other news

Friday was a big deal given I got to see Monsters. If this doesn’t become one of the most talked about films this year, the world will gloss over an amazing piece of cinematic storytelling.

After the film, director Gareth Edwards and the lead actors, Skoot McNairy and Whitney Able, hung around the cinema’s bar to chat about the film.  I spent a fair bit of time sharing with Skoot how the film delivered to me.  When he was heading out with the rest of the staff from Vertigo Films (who produced Monsters) he invited me to tag along.  Suddenly I was glad I chose the button up shirt that morning.

We got to a club near Princes St. and planted ourselves in the VIP room with an open bar.  Considering the absence of food in my belly, I maintained a two drink maximum.  Now, I’m not really a bar guy.  I like to hang out talking one on one, or organize  an event with an activity at the center, keeping casual drinking on the periphery.  Considering all this, I didn’t know how long I would be staying.

But it couldn’t have been a better environment.  I got to meet people working in different areas at Vertigo (trailer creation, script development) and even though I was just a random guy invited along (I was frequently asked my place in the production), no one gave me the cold shoulder.  I actually had a good time.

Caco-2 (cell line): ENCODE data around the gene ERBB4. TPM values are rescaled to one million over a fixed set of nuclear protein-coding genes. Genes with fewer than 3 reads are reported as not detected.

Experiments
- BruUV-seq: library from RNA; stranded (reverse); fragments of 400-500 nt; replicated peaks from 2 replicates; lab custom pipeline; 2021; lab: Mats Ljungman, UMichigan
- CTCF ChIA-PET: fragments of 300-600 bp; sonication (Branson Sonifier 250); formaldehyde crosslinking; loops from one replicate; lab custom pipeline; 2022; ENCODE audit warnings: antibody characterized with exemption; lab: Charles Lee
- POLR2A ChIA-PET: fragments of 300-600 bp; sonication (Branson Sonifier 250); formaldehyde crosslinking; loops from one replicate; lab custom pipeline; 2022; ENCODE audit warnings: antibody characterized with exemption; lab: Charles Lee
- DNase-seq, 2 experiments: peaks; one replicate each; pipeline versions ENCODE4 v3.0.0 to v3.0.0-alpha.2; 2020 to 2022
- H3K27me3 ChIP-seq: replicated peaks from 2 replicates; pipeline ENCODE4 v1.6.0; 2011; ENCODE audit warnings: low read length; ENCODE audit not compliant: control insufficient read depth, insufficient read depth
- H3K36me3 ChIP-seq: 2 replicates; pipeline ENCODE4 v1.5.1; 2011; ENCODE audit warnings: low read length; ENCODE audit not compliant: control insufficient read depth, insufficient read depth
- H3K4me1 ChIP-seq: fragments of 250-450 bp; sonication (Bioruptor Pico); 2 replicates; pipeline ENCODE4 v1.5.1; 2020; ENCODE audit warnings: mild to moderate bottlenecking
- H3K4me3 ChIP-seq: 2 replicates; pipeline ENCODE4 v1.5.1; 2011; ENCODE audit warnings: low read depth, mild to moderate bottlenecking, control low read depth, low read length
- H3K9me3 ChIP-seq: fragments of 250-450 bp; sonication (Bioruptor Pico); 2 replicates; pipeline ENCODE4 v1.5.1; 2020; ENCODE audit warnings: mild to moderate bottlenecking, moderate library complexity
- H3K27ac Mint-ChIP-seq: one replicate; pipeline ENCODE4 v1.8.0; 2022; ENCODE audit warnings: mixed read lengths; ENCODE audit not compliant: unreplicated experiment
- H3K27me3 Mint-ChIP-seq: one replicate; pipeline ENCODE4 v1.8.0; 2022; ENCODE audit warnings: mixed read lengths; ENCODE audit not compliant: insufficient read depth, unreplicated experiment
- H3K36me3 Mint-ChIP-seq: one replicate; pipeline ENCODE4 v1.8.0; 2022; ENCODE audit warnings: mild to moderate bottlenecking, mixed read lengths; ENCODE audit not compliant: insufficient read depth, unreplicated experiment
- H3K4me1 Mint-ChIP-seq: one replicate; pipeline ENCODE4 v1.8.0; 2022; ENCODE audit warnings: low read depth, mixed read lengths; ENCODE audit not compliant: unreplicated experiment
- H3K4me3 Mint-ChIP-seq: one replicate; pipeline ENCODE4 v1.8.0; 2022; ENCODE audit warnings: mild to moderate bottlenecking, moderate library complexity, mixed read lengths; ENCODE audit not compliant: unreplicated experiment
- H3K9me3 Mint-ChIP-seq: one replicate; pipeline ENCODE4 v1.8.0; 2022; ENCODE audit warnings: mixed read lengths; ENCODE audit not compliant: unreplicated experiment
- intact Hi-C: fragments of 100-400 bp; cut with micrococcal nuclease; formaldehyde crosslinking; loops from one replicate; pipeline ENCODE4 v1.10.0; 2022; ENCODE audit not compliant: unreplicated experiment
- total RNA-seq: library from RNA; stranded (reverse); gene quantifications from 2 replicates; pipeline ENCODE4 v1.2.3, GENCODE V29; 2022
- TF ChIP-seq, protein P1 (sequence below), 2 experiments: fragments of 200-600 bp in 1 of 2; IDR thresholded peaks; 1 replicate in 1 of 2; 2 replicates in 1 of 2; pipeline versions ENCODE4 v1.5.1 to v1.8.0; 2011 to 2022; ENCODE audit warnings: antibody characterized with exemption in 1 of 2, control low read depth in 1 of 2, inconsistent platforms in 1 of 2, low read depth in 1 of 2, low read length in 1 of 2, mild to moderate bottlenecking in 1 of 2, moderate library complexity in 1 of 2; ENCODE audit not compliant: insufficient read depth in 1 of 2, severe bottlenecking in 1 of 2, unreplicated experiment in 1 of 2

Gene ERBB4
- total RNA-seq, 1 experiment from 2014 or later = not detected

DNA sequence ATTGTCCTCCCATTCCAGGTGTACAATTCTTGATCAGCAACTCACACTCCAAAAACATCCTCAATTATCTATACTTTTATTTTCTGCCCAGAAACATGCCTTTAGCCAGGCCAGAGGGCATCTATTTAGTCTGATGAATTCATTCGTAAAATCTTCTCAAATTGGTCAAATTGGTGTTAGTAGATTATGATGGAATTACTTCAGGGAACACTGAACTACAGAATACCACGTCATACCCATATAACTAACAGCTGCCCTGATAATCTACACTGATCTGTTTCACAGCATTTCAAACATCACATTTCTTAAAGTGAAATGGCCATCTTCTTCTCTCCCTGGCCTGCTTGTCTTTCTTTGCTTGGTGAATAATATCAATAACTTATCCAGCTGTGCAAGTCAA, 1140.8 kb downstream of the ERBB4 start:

Not to mention that despite the loud, festive atmosphere, I was able to talk with Skoot and Whitney about the film (among other things).  As a filmmaker and critic, there is a lot to praise in Monsters, most of it’s in subtle ways general audiences won’t recognize.  So as I was rolling out my thoughts to Skoot or Whitney, I’d feel like I was talking at them, but they’d quickly tell me how much the appreciate such specific feedback, not just “Oh, it was great.”